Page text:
(e) The great and glorious day of the Lord is the day the Lord returns in physical form to earth with his mighty angels in flaming fire (2 Th. 1:7). This day is also known as the day of the Lord (2 Pet. 3:10), the day of Christ (Php 1:10), the day of visitation (1 Pet. 2:12), the day of God (2 Pet. 3:12), the day of eternity (2 Pet. 3:18), the day of wrath (Rom. 2:5), the day of judgment (2 Pet. 2:9, 3:7) or simply the day (2 Pet. 1:19). See also the entry for Matt. 10:15.
‘AND IT SHALL BE THAT EVERYONE WHO CALLS ON THE NAME OF THE LORD WILL BE SAVED.’
(a) Whoever calls on the name of the Lord. In the New Testament, there are more than 200 imperative statements linked with faith. Some of these statements exhort us to: receive Jesus (John 1:11-12, 5:43), receive the message of Jesus (John 17:8), obey or heed the message or good news of Jesus (John 17:6) and turn to God in repentance (Acts 26:20).
Other scriptures encourage us to accept the word (Mark 4:20), confess Jesus as Lord (Rom. 10:9), call on the name of the Lord (Act 2:21), eat the bread of life (John 6:50-51), be reconciled to God (2 Cor. 5:20), submit to God’s righteousness (Rom. 10:3), and be born again (John 3:3, 7).
But the one imperative that appears far more than any other, is the instruction to believe. We are to believe in Jesus (see entry for John 3:16).
“Men of Israel, listen to these words: Jesus the Nazarene, a man attested to you by God with miracles and wonders and signs which God performed through Him in your midst, just as you yourselves know—
Jesus the Nazarene. A Nazarene was someone from Nazareth, a Galilean town of little consequence. In Judea, Jesus was known as a Nazarene in fulfilment of prophecy (see entry for Matt. 2:23).
“For David says of Him, ‘I SAW THE LORD ALWAYS IN MY PRESENCE; FOR HE IS AT MY RIGHT HAND, SO THAT I WILL NOT BE SHAKEN.
At my right hand. The Son shares his Father’s throne; see entry for Matt. 22:44.
BECAUSE YOU WILL NOT ABANDON MY SOUL TO HADES,
NOR ALLOW YOUR HOLY ONE TO UNDERGO DECAY.
(a) My soul. Your soul is you. It is that part of you that contains your personality, memories, and intentions. Metaphorically, it is your heart and mind. The Greek word for soul, psuche, is related to the word psychology, which has to do with the mind. We might say the soul resides in your mind – or perhaps your mind resides in your soul – and it is that part of you that thinks, feels, and remembers. Your soul can be contrasted with your body (see entry for Matt. 10:28) and your spirit (see entry for Luke 1:46–47).
(b) Hades is the Greek word for Sheol, the Old Testament abode of the dead. Peter is quoting Ps. 16:10: “For you will not abandon my soul to Sheol; Nor will you allow your Holy One to undergo decay.” See also the entry for Matt. 16:18.
(c) Your Holy One refers to Jesus; see entry for Mark 1:24.
he looked ahead and spoke of the resurrection of the Christ, that HE WAS NEITHER ABANDONED TO HADES, NOR DID His flesh SUFFER DECAY.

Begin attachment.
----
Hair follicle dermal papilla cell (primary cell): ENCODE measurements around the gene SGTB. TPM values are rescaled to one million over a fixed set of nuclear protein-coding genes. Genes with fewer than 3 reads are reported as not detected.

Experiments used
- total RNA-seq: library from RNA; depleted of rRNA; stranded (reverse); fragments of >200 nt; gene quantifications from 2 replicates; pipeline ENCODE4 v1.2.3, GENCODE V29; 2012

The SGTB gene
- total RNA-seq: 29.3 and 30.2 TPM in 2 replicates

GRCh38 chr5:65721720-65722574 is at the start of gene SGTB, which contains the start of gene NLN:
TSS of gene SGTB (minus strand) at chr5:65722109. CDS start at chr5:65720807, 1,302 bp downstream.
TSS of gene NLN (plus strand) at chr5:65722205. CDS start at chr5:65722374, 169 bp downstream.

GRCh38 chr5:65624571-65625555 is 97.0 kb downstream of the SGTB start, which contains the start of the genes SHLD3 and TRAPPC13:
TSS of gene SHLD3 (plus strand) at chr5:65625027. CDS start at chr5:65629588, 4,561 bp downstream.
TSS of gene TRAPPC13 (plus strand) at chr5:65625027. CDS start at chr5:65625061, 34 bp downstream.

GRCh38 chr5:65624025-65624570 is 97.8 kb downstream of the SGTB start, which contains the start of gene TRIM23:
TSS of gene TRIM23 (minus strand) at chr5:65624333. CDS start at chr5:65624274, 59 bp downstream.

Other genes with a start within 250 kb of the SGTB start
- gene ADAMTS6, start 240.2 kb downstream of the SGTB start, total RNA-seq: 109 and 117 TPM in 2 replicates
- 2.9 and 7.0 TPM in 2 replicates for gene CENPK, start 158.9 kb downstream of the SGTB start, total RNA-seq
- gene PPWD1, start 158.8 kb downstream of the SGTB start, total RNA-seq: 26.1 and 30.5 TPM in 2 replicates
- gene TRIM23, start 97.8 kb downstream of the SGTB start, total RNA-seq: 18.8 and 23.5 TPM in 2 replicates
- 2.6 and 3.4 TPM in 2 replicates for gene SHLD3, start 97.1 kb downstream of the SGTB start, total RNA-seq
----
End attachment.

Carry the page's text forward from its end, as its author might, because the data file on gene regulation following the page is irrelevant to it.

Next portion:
(a) The resurrection. David knew the Messiah would be raised from the dead.
(b) The flesh. His body. See entry for The Flesh.
“This Jesus God raised up again, to which we are all witnesses.
Witnesses. The Risen Lord appeared to more than 500 people (1 Cor. 15:6). Of this number, 120 seem to have been present in Jerusalem on the Day of Pentecost (Acts 1:15).
“For it was not David who ascended into heaven, but he himself says: ‘THE LORD SAID TO MY LORD, “SIT AT MY RIGHT HAND,
(a) The Lord. Jesus had asked, “If the Messiah is the son of David as you say, how is it that David calls him Lord?” (Matt. 22:43). The Pharisees didn’t know how to respond, but Peter did (see Acts 2:36).
(b) Sit at my right hand. Christ has been exalted from servant to supreme ruler of all (Eph. 1:20). The Son shares his Father’s throne; see entry for Matt. 22:44.
UNTIL I MAKE YOUR ENEMIES A FOOTSTOOL FOR YOUR FEET.”’
Enemies; see entry for Matt. 22:44.
“Therefore let all the house of Israel know for certain that God has made Him both Lord and Christ—this Jesus whom you crucified.”
This Jesus. “It was not David or a mere descendent who ascended, but this Jesus whom you killed. And God has exalted him to the highest place. So what are you going to do about it?”
Now when they heard this, they were pierced to the heart, and said to Peter and the rest of the apostles, “Brethren, what shall we do?”
Pierced. They were upset or deeply troubled by what they had done.
Jesus said the Jews would mourn when they realized they had crucified the Messiah (see entry for Matt. 24:30), and six weeks later 3,000 did. Then they repented and got baptized (Acts 2:41)
Peter said to them, “Repent, and each of you be baptized in the name of Jesus Christ for the forgiveness of your sins; and you will receive the gift of the Holy Spirit.
(a) Repent. To repent means to change your mind. In context, it means changing your mind about Christ and the goodness of God (Rom. 2:4). Peter is echoing Jesus who said “Repent and believe the good news” (Mark 1:15). “Change your unbelieving mind and believe the glad tidings of God’s grace and forgiveness.” See entry for Repentance.